We are coming up on the end of our series based on Gretchen Rubin's Nine Paradoxes to Contemplate as You Consider Your Happiness Project. Today we are going to look at number eight: Play can be work and work can be play.
The core of this paradox is really the idea of what energizes us. For me this most often comes from solving problems and finding inspiration. This can strike in both work and play.
For example I love to game, I enjoy putting the story together and telling it and seeing how my players react. I don't like all the little fiddly bits were I have to get stuff down on paper that lines up with the rules. This is boring and when it happens my play really does become work.
The same is true when we find inspiration in our jobs. When we can wake up energized and say I am going to do this at the office today or at school today it is no longer just a job, no longer just work.
The transformative element here as I said is inspiration. The defining element then is necessity. The things that are work are the things we are required to do to survive. Most often they are put upon us by other people, a boss, a teacher, a client.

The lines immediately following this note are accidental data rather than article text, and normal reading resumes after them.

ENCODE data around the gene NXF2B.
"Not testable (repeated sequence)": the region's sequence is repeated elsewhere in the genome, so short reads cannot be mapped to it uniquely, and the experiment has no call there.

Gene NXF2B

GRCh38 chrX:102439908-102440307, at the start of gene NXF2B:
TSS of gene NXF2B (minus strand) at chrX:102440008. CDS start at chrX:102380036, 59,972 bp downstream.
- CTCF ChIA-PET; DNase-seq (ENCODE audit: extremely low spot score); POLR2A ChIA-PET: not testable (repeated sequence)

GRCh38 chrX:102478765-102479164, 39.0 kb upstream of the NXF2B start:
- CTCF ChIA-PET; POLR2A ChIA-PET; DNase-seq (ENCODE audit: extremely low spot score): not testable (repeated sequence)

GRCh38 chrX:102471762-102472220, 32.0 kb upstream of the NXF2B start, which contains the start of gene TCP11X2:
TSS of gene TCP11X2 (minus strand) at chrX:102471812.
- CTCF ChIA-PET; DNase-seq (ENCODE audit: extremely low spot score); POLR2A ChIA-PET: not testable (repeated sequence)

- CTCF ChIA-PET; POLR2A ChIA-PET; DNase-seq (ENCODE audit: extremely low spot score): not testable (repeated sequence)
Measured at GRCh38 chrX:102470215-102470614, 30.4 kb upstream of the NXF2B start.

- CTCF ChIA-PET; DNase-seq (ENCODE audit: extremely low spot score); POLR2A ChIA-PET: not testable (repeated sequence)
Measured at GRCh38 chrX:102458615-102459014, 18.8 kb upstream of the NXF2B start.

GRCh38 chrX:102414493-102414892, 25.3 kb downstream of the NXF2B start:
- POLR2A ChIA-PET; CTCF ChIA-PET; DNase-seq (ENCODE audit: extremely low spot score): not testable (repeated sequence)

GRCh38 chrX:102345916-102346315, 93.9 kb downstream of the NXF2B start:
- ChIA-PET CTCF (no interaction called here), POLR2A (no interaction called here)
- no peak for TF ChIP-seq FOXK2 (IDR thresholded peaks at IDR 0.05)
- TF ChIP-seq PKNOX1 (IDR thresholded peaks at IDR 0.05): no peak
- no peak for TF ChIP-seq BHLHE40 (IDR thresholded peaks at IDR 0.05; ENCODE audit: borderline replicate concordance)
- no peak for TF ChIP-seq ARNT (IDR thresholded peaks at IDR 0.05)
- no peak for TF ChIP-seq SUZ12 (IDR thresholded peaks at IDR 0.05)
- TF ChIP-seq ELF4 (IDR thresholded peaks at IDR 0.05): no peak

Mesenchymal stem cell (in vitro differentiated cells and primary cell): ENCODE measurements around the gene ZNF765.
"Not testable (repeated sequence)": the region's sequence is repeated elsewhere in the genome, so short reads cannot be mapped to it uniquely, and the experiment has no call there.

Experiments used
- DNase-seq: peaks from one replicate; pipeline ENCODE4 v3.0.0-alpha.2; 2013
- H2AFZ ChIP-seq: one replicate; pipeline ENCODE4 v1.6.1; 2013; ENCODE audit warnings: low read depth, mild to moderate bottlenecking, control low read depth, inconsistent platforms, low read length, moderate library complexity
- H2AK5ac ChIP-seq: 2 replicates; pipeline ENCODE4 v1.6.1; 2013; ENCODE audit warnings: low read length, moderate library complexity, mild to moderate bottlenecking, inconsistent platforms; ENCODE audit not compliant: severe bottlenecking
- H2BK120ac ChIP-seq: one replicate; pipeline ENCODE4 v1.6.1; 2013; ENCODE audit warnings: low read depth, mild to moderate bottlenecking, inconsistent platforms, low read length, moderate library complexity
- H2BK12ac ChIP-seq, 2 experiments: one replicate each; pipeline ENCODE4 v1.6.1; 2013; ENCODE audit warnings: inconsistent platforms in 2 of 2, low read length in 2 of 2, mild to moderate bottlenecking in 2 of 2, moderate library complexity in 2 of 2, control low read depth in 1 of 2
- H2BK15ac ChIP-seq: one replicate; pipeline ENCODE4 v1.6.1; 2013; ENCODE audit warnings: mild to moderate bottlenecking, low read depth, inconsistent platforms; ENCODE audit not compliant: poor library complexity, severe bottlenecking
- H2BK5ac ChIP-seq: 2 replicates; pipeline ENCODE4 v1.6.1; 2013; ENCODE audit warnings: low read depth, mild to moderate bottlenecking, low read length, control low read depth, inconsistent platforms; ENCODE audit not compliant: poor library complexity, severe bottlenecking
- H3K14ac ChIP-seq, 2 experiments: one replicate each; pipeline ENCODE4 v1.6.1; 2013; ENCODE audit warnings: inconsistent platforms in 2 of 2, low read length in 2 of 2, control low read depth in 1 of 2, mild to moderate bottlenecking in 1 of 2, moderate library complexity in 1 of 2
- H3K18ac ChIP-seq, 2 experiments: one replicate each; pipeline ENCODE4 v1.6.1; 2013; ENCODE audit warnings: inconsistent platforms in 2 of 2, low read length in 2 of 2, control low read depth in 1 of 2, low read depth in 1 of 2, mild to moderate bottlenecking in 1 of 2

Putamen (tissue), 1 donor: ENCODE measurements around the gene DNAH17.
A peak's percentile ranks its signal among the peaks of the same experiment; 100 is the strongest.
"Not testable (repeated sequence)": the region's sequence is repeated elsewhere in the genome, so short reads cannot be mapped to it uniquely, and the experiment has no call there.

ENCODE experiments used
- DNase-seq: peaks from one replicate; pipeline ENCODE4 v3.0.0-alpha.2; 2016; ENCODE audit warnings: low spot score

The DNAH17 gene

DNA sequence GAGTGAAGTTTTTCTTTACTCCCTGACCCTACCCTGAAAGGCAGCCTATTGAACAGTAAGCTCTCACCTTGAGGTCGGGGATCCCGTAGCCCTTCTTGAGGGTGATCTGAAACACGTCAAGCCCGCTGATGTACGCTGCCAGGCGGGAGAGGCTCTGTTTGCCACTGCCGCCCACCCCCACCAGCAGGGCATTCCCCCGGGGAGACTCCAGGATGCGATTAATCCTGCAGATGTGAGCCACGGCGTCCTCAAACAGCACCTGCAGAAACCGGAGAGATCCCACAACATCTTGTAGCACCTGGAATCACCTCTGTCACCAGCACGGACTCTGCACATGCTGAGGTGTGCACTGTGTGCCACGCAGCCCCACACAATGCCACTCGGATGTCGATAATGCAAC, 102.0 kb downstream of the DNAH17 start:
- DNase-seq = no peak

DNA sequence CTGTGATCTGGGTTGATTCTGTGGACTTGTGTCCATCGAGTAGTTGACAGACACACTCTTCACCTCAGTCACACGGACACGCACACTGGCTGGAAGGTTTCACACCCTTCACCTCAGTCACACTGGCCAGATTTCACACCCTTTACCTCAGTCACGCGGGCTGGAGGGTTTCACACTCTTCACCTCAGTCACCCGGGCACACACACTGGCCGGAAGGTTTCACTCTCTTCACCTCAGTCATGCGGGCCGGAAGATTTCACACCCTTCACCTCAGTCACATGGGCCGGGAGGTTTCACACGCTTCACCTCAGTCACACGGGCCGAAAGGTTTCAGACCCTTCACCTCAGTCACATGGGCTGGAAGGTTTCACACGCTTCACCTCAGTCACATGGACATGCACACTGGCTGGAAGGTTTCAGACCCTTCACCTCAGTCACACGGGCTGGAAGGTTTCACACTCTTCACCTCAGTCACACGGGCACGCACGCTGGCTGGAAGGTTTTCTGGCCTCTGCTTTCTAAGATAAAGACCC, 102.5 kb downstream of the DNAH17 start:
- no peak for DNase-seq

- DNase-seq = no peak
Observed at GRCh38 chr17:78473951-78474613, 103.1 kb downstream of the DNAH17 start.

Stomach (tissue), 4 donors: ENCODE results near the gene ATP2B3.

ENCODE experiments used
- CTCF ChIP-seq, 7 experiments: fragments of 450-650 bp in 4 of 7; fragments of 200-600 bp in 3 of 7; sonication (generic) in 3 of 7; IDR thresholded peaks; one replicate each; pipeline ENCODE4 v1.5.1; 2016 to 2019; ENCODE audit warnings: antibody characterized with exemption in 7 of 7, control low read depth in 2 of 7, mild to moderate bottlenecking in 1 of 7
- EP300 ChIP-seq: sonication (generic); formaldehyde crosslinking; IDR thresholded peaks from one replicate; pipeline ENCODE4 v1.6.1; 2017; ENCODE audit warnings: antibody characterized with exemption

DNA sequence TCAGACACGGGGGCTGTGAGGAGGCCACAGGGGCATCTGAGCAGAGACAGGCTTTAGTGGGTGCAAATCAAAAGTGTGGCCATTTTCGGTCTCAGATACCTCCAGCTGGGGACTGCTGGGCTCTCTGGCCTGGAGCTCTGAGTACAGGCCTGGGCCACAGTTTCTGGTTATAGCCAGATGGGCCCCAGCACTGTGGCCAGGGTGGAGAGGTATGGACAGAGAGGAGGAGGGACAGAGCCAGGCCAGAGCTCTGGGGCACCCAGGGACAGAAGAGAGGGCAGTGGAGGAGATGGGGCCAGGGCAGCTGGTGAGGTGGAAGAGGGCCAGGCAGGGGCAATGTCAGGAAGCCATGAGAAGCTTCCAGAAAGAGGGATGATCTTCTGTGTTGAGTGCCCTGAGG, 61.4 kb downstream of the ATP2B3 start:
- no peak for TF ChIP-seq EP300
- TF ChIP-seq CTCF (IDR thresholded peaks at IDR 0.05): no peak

The rewards that come from both play and work are worth the effort to get us through the times when it is not inspiring. We take this for granted when we consider work, for that matter we expect to be bored and disheartened going to work. But we often let the work of play stop us from enjoying our selves. Many times I have pushed through the barriers of adventure prep and found myself sitting at the table with friends laughing and joking and glade I did the work.
On the other hand do not be afraid to find the play in your work. Even on the boring days there are tasks and activities that we enjoy more than others. For our happiness we need to find ways to cultivate these aspects of our jobs.
This has been part seven of a series based In case you have missed the others here they are:
- Accept myself, but expect more of myself.
- Take myself less seriously—and take myself more seriously
- Push myself to use my time efficiently, yet also make time to play, to wander, to read at whim, to fail.
- Strive to be emotionally self-sufficient so I can connect better with other people.
- Keep an empty shelf, and keep a junk drawer.
- Think about myself so I can forget myself.
- Remember that control and mastery are key elements of happiness; and so are novelty and challenge.